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Regarding the OpenShift deployment, the building process of the Hono project provides a bunch of YAML files which describe the objects to deploy like deployment configurations, services, persistent volumes and related claims. All the need is having an OpenShift platform instance accessible and deploy such objects for having Eclipse Hono™ running in a full featured Cloud environment with all the related scaling capabilities.

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The example deployment is based on four pods, one for each of the main components so there is the router pod, the Hono Server pod and one pod for each protocol adapter; of course if you need the command & control path, even the broker pod need to be deployed.

In order to try it, an OpenShift Origin instance can be used on a local PC for deploying the entire Hono solution; for example, the above picture is related to my tests where you can see all the pods running on OpenShift (left side) with simulated devices that interact using MQTT and HTTP REST (on the right side).

So what are you waiting for ? Give it a try !

Conclusion

In my mind every IoT solution should be made of three different layers (a little bit different from the Eclipse vision) : the devices/gateways, the connectivity layer and the service layer.

While the Eclipse Kura project fits in the gateways layer and the Eclipse Kapua in the service layer, Eclipse Hono is the glue between them in order to handle the connections from devices and making available their data to the backend services (and vice versa in the opposite direction for command and control). Thanks to the API standardisation  and the usage of a standard protocol like AMQP 1.0, Hono can be used for connecting any kind of devices with any kind of services; of course leveraging on a these three project has the big advantage of having big companies working on them, mainly Red Hat, Bosch and Eurotech.

Finally, the solution is always the same …. open source and collaboration ! 😉

 

Designing MQTT over AMQP

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Let’s think about what we can consider some weaknesses of the MQTT protocol …

  • it provides native publish/subscribe pattern only; having request/reply is quite cumbersome with “correlation injection” inside topics and payload messages;
  • it doesn’t provide flow control;
  • it doesn’t have metadata information inside messages (i.e. content type);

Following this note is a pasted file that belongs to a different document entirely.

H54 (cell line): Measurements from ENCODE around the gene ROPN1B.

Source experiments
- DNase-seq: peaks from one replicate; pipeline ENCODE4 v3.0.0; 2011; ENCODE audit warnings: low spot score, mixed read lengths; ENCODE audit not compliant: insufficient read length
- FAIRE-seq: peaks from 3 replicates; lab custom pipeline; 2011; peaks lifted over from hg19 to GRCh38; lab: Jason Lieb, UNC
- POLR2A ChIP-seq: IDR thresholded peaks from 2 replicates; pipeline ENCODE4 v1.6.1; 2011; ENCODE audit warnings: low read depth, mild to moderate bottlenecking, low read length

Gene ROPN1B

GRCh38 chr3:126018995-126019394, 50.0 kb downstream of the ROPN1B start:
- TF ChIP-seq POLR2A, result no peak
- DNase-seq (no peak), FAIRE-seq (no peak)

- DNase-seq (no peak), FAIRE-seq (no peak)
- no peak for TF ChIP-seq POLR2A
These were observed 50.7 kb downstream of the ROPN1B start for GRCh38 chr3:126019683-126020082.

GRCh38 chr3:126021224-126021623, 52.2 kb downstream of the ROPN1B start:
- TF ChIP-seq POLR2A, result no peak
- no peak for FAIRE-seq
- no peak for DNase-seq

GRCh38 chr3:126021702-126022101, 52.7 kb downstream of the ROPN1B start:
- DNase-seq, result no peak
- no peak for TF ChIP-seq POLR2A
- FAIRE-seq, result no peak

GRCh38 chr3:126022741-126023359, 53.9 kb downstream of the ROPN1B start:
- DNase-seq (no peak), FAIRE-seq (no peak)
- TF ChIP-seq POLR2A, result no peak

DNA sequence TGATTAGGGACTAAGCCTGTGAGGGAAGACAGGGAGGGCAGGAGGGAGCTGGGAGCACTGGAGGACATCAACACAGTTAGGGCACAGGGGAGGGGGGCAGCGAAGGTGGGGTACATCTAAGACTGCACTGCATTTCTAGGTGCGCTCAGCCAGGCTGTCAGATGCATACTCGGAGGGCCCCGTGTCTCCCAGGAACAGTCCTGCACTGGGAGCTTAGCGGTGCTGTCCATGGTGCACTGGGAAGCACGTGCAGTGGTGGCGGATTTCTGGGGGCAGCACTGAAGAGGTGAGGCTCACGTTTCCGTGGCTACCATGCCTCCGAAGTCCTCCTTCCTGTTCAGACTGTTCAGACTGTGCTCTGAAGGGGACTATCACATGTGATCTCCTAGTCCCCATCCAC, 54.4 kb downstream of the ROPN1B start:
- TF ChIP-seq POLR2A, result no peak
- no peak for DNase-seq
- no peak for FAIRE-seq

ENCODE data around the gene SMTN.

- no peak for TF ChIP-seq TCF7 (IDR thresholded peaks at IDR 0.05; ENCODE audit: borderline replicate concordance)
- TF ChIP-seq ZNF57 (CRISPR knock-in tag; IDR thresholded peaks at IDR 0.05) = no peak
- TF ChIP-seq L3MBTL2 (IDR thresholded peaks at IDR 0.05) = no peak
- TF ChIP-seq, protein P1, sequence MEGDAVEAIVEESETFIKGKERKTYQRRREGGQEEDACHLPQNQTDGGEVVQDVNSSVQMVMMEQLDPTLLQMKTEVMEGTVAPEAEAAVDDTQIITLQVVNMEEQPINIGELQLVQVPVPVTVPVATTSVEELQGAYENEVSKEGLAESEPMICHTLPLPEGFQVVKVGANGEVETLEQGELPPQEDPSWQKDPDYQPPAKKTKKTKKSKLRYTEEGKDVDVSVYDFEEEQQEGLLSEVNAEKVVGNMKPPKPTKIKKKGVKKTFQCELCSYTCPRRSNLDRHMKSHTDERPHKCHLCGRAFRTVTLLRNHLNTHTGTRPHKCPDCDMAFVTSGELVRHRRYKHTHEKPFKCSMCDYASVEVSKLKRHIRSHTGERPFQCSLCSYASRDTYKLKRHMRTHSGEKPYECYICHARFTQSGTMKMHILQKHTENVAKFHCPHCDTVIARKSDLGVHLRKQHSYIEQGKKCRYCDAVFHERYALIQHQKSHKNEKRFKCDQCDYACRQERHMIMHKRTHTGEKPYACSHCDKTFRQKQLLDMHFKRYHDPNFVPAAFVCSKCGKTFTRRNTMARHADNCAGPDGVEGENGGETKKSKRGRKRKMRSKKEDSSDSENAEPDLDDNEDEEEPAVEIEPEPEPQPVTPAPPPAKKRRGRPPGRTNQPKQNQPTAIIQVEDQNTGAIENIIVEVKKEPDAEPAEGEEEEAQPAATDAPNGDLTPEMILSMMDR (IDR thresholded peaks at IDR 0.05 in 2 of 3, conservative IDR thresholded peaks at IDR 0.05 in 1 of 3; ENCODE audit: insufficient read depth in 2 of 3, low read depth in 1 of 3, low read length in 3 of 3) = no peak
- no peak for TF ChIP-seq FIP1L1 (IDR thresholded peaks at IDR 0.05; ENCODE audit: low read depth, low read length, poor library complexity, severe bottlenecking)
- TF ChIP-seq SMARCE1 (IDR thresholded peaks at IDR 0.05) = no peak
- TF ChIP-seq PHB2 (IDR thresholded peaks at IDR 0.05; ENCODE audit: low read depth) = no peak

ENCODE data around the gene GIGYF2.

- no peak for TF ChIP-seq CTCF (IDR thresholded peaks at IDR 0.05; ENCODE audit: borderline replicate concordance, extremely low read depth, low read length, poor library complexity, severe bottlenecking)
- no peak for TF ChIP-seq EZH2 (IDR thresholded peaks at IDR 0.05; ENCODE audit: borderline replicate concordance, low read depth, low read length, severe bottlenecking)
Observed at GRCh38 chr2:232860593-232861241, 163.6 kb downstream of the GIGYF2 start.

• it’s fully broker centric;

but there are some unique features that we have to consider as strengths for this protocol as well …

  • retain message also known as “last well known” message;
  • last will testament (LWT);
  • session handling;

Now, let’s think about the main features that fill the gap for the MQTT protocol but provided by AMQP …

  • native support for both publish/subscribe and request/reply patterns (correlation for free);
  • flow control at different levels (with max window size and message credits);
  • a full type system and metadata information on each message;
  • peer-to-peer model (the broker is just a peer);

but it lacks of the above three MQTT features !

So how greater could be AMQP protocol having such features on top of it ?

Under the open source EnMasse project, I have been working on having a design (so a kind of “specification”) for having retain message, last will testament and session handling over AMQP. At same time I have been developing an MQTT “gateway” in order to allow remote MQTT clients to connect to an AMQP based “Message as a Service” like EnMasse.

Having such a design means that not only an MQTT client can leverage on receiving retain message after subscribing to a topic, sending its LWT on connection or receiving messages for a topic when it was offline; it means having the above features for native AMQP clients as well.

Each feature is made by a well defined AMQP message using specific subject, annotations and payload in order to bring all MQTT related information like retain flag, will QoS, will topic and so on but using AMQP semantic.

This sort of “specification” doesn’t force to use a specific implementation; the EnMasse project leverages on the Qpid Dispatch Router for connections and Apache Artemis brokers where state is needed (but other implementations could use something different like a simple file system or a database). Of course, some additional services are needed in order to handle LWT and subscriptions (we called them just “Will Service” and “Subscription Service”).

If you are so curious and want to give some feedback on that, you can find all the open source stuff on GitHub in the MQTT over AMQP documentation section.

Feel free to enjoy the related EnMasse implementation ! 😉

Internet of Things : reactive and asynchronous with Vert.x !

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I have to admit … before joining Red Hat I didn’t know about the Eclipse Vert.x project but it took me few days to fall in love with it !

For the other developers who don’t know what Vert.x is, the best definition is …

… a toolkit to build distributed and reactive systems on top of the JVM using an asynchronous non blocking development model